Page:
Confession: I like to keep a handwritten journal, but sometimes I go months without touching it.
(I know, go ahead and tell me I’m a bad writer-yogi-walker-of-the-spiritual-path for failing to keep the sacred promise of self-reflection.)
In my defense, it’s fair to say that I don’t always write my self-reflections, though they’re almost always happening—if not on a conscious level, most certainly on a deeper one. It’s just how I live. It’s what moves me. And I truly couldn’t go about the world in any other way. Perhaps that’s why I don’t always feel the need to write it all down: this is simply how I function, so there are times when writing it could be a bit much.
But I’ve recently picked up my journal again, and so naturally I flipped through its roughened pages to peruse some random entries from however many months ago. Some parts were such unfiltered streams of consciousness that I could hardly understand their takeaways and others were more anecdotal, though the majority were straight up diary entries recording events and associated feelings, inevitably broadening into universal truths.
Upon returning to this half-filled book of my own words and recollections, my initial reaction was this: I should start keeping a journal again, but I can’t do it in this one. I need to start over. To start fresh.
The truth is that every time I come back to my journal, my first instinct is to trash the old and begin a new one to take up the daily practice again. Every single time, I feel so strongly that I should tear up and burn the pages of the former—as though it never belonged to me, but to a person I was before, someone with whom I no longer identify—so that I can start fresh in a new journal filled only with blankness and unblemished potential, showing no signs of that previous someone.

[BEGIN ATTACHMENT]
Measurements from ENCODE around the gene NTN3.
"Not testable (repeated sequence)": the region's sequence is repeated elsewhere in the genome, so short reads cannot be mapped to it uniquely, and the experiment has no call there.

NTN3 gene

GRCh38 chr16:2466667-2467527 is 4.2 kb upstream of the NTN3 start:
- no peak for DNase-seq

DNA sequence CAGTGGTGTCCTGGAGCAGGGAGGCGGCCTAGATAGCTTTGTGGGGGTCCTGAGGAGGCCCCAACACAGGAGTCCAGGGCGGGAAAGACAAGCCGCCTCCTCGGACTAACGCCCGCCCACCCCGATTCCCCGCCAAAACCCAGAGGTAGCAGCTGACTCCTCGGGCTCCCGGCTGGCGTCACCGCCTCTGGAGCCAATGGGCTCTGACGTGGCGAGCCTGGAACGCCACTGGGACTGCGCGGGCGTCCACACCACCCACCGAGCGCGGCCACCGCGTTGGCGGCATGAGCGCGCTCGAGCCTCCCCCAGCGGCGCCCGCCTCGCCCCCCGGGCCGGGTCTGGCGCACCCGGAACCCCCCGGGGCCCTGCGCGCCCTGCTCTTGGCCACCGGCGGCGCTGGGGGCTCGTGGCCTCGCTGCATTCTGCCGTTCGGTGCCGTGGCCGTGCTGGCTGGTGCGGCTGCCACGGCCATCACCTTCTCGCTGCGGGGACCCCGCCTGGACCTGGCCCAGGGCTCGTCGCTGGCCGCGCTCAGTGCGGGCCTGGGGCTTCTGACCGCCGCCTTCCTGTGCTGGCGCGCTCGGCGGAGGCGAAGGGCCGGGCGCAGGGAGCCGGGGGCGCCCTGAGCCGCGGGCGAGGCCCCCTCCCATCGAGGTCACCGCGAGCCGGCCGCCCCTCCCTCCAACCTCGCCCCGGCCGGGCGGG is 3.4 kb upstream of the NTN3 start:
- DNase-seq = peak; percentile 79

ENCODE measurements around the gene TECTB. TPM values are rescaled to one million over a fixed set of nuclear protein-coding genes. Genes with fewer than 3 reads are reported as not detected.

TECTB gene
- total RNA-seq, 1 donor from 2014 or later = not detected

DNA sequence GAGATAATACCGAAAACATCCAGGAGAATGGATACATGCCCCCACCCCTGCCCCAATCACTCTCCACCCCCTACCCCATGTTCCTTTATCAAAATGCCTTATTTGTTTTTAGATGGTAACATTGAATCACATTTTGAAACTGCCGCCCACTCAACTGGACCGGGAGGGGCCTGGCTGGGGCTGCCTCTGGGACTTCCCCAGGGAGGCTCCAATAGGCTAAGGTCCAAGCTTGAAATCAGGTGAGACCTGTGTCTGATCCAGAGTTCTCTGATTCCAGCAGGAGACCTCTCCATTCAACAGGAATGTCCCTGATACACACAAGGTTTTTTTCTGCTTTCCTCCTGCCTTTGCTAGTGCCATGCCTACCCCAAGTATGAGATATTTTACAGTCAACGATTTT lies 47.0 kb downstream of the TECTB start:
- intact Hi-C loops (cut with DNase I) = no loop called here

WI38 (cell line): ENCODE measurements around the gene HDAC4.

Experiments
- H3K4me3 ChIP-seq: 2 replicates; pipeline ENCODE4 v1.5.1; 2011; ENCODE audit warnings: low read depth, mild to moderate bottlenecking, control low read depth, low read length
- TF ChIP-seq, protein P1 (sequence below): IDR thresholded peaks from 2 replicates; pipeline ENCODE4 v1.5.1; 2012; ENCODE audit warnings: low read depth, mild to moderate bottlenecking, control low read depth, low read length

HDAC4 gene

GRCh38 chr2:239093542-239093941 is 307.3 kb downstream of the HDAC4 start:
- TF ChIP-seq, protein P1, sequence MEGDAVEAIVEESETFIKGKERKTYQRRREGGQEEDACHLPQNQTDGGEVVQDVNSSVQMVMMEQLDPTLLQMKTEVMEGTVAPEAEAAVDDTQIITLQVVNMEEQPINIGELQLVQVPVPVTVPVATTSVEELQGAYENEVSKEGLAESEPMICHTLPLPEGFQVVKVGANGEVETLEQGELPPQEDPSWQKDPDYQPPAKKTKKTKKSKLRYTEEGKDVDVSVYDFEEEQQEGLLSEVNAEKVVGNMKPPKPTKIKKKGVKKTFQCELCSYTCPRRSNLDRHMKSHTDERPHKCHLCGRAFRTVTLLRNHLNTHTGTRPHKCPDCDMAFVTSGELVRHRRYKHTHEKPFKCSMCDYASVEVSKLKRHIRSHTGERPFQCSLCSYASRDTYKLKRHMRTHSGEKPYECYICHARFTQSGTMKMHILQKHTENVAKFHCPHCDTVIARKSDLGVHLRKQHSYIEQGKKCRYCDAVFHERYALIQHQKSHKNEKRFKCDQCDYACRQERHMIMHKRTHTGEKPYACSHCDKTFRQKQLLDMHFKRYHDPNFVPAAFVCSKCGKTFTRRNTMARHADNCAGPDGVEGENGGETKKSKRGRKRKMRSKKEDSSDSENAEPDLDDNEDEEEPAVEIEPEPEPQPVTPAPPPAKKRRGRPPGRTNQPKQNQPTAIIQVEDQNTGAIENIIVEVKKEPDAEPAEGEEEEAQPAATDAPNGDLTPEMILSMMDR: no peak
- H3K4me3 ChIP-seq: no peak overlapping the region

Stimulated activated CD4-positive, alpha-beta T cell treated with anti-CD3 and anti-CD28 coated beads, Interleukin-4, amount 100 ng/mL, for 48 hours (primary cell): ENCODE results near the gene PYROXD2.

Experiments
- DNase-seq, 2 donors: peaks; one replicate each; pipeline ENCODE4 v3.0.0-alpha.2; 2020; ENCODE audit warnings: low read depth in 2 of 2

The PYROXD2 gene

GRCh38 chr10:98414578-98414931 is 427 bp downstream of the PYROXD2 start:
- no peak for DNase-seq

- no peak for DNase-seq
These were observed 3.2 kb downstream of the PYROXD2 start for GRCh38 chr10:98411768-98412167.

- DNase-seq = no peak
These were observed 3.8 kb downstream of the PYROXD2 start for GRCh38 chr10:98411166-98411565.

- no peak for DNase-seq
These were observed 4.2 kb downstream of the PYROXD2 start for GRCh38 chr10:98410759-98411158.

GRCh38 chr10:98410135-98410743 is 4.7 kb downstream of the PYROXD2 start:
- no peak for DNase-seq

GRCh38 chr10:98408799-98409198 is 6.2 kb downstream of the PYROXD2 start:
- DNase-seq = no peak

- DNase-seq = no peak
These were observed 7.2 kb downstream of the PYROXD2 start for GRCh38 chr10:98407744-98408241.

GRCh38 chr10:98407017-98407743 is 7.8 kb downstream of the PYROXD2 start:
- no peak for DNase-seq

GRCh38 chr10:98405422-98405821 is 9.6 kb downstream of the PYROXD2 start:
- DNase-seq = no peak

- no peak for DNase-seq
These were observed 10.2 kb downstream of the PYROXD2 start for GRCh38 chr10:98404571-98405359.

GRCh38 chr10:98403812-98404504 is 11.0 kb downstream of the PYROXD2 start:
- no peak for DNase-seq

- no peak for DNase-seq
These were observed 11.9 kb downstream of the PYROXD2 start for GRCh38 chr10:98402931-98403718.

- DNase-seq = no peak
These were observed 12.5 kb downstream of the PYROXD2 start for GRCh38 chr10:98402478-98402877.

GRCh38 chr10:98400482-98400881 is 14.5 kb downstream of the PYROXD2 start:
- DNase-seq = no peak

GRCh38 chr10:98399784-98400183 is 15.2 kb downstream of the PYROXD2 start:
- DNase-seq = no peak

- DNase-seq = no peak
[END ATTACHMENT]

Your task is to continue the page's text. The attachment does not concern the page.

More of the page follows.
And normally, that’s exactly what I do.
Symbolically speaking, it’s often seen as a good thing—releasing and moving on from past stuff, choosing to start anew, opening ourselves up to the pristine vastness of the future. And I don’t exactly disagree with that; I love the concept of new beginnings. I love the idea that we can be reborn over and over again despite whatever precedes each and every rebirth. Hell, I have a lotus tattooed on my wrist. I’m all about this clean slate thing.
But when I caught myself wanting to chuck my old journal and replace it with a new one simply because I felt crowded by my past self, if you will, I wondered if doing so would only contribute to a less-than-authentic perception of what “starting fresh” really means.
In other words, I suddenly found myself doubting that a rebirth had much to do with throwing away and burning the evidence of a past, but rather that it had more to do with the way this evidence of a past informed the workings of the present and so the future. Ridding myself of this journal and everything in it would not only deny myself crucial parts of what’s shaped me (hint: it’s all crucial), but it would also destroy the information it carries. It would disregard that which can and should give way to the next thing, the next piece of the process that is living.
So I asked these questions with a new sense of doubt that I had any semblance of their answers: How can I start over without a clean slate? How can I create without destroying? How can I become without denying who I’ve been?
Loaded questions, I know. But then I wondered if maybe the answers weren’t as complicated as I’d imagined, if perhaps they were simple and obvious and easy to find—albeit likely more difficult to practice—if only I would turn my gaze slightly one way or another to see them.
And so I turned a little bit. Just enough. And I thought that maybe the answers are in the art of continuing.
Continuing instead of burning the evidence of a past or running away to start over or answering fear with a nod and a heavy bow out, an abrupt escape to perceived ease. Maybe continuing is saying no to the path of least resistance—not to cause undue suffering, but to harness the growing pains that catalyze change.
Maybe continuing is picking up that old journal and reigniting a practice on the next empty page, even though the words preceding feel foreign and false now. Maybe continuing is understanding that at one point, those words were the truest ones we could write—that our experience is always true, even after it changes.
And maybe starting fresh doesn’t mean setting fire to the old. Maybe all we need is to turn the page of that same journal, with that same awareness of pages past, and realize that this act alone speaks dedication enough to begin anew.
Author: Sara Rodriguez
Editor: Catherine Monkman
Image: David Petras via Pixoto